The first generation online courses I've taken are still in a very rudimentary form, perhaps because they are quick and dirty ports of real-world classes. They recall some of the first generation mobile apps which were simply wrapped websites. If you were to build a class from scratch for a MOOC, as an experience, you'd make many different choices than if you were trying to just convert a class that was taught in the traditional sense. Just as native apps have come to dominate the mobile phone experience, the next generation of online courses, built from the bottom up to be an online experience, will make today's online courses look primitive. The issues, of course, is that the tools are limited so far, and building such an experience is a high upfront fixed cost.
Companies like Coursera and Udacity need to arm instructors with the tools to build a great experience at a lower investment of time and money. That will come. The benefits come downstream: once constructed, an online course can be spread to a near infinite number of students at a fractional marginal cost. This has always been the chief appeal of online instruction to me, the ability for great instruction to achieve massive leverage and scale.
Online courses are to offline courses as movies are to plays. The marginal cost of delivering online courses is minimal. The potential audience is everyone with a smartphones and an internet connection – about 1.5 billion people today and growing quickly. There is no reason we shouldn’t be investing as much to produce online courses as we do to produce Hollywood movies.
The MIT Professor, Woodie Flowers, is candid about his assessment of MIT's OpenCourseWare.
In the United States, our “education” system is choking to death on a failed training system. Each year, 600,000 first-year college students take calculus; 250,000 fail. At $2000/failed-course, that is half-a-billion dollars. That happens to be the approximate cost of the movie Avatar, a movie that took a thousand people four years to make. Many of those involved in the movie were the best in their field. The present worth of losses of $500 million/year, especially at current discount rates, is an enormous number. I believe even a $100 million investment could cut the calculus failure rate in half.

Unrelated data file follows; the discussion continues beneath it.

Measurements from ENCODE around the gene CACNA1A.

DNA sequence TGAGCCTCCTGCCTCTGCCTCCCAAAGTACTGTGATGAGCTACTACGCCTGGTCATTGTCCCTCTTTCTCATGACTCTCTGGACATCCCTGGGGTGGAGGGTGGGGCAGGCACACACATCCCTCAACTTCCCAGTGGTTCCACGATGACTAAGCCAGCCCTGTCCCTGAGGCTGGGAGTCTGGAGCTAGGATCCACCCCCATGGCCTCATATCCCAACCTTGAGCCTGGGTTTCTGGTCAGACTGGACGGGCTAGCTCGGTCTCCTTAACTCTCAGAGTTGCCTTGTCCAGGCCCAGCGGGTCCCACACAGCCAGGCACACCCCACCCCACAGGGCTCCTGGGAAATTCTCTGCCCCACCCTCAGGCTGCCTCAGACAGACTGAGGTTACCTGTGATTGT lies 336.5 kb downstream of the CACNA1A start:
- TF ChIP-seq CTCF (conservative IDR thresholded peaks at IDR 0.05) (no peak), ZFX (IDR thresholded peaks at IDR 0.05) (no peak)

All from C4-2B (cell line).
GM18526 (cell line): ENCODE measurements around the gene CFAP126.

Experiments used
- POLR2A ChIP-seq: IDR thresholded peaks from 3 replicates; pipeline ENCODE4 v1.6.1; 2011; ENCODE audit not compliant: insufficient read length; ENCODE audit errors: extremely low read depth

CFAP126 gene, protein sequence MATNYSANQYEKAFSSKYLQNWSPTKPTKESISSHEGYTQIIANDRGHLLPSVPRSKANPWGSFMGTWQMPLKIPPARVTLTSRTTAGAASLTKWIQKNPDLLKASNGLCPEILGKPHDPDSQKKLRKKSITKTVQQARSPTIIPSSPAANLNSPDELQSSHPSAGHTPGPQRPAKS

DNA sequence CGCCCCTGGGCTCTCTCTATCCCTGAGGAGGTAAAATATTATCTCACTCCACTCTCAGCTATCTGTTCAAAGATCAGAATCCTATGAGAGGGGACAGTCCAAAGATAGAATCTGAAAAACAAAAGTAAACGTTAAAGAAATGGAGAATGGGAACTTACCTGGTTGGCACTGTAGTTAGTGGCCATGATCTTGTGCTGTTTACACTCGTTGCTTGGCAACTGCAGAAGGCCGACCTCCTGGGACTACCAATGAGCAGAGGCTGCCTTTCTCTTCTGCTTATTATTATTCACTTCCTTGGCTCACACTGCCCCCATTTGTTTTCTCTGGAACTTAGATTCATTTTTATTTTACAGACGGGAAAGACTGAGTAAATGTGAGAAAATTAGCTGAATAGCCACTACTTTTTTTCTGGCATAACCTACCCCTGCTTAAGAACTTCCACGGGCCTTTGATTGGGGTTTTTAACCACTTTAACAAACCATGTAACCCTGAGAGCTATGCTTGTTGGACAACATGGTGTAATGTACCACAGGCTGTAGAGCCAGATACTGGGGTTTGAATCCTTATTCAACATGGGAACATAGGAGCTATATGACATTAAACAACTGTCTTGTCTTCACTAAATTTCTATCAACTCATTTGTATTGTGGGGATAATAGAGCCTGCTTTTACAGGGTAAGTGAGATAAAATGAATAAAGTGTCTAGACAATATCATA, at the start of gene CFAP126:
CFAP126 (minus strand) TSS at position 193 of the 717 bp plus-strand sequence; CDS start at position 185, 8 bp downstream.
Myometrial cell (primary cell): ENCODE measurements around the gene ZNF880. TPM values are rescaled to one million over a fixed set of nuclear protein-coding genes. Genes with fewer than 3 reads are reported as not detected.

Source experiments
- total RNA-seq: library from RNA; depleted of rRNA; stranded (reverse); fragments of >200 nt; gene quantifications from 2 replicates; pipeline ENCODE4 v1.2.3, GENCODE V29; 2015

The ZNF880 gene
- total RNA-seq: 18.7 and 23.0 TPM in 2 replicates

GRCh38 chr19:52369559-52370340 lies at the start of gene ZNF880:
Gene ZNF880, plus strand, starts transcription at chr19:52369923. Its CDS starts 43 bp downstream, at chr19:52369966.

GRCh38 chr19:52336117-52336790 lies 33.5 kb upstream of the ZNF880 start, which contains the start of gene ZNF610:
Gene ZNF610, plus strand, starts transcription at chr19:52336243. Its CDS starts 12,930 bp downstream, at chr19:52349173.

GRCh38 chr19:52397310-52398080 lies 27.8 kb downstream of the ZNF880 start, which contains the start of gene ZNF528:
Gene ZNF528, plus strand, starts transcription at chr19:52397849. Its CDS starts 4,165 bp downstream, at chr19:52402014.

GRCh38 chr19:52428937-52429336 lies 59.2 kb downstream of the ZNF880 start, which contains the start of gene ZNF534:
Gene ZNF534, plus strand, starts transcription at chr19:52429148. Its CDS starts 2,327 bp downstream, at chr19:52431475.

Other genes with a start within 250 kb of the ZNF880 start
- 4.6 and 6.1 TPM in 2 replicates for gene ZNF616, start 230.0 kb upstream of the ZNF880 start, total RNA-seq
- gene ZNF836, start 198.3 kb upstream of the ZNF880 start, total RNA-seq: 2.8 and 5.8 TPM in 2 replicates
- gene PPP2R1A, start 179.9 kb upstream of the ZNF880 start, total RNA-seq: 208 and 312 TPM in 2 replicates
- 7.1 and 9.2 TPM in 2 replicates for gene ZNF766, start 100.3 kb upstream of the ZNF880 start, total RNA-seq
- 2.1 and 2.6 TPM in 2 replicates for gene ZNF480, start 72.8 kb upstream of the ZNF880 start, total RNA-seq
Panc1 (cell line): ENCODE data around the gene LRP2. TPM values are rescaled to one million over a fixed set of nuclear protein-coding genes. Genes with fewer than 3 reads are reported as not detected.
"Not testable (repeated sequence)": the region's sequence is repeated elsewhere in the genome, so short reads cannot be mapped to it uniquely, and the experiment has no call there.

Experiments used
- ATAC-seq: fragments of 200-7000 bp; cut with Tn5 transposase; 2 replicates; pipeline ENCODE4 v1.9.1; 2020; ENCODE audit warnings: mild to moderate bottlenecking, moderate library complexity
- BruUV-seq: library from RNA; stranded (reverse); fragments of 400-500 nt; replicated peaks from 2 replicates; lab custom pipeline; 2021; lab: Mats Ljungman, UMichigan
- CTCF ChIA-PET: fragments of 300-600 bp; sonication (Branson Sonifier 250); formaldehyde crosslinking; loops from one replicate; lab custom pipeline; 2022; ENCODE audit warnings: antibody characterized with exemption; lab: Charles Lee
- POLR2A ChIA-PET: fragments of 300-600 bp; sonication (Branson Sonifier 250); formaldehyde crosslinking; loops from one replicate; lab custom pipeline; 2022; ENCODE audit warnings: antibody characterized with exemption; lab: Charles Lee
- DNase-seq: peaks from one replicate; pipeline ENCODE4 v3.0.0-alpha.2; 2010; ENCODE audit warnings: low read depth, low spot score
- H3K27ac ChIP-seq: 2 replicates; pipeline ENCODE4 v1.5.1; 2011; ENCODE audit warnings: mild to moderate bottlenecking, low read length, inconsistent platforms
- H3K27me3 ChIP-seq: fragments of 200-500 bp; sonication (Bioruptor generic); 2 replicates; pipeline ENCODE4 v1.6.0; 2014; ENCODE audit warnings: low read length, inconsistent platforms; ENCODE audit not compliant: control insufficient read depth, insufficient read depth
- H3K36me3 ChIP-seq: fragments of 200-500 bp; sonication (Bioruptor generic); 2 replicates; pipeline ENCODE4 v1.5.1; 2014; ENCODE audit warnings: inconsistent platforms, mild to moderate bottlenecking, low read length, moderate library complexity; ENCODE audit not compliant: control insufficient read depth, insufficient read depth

Why not OpenCourseWare?
I argued that the program that became OpenCourseWare should have focused its original $100 million estimated budget on two topics. I suggested microbiology and electromechanical systems as examples. Had we done that, I believe we would have accelerated changing education. We decided, however, to assume that the world could hardly wait to see our huge pile of PDFs, PowerPoint presentations, classroom locations, teaching assistant lists, and other assorted bits of information about our courses. We now have a large database developing digital rot and becoming increasingly irrelevant. It is unlikely OCW will be systematically Facebooked, or Twittered, or HTML5ed, or deFlashed. It is an expensive and unsustainable “free” system.
We have spent about $40 million over 10 years. Powered by MIT’s incredible brand recognition, OCW has made an impact and been celebrated with awards. About seven years after OCW was launched, Salman Khan, our next graduation speaker, started posting a coherent, concise set of tutorials that were inexpensively produced but backed by a pedagogic philosophy. When I last checked Google Trends, the Khan Academy’s search hits exceeded OCW’s by an order of magnitude. Khan designed a product that teachers and students want and need. His modestly-produced presentations are used by millions. Starting with zero brand recognition, he has matched or exceeded OCW’s impact. What might we have done with $40 million, 10 years, and the most powerful technology education brand on the planet?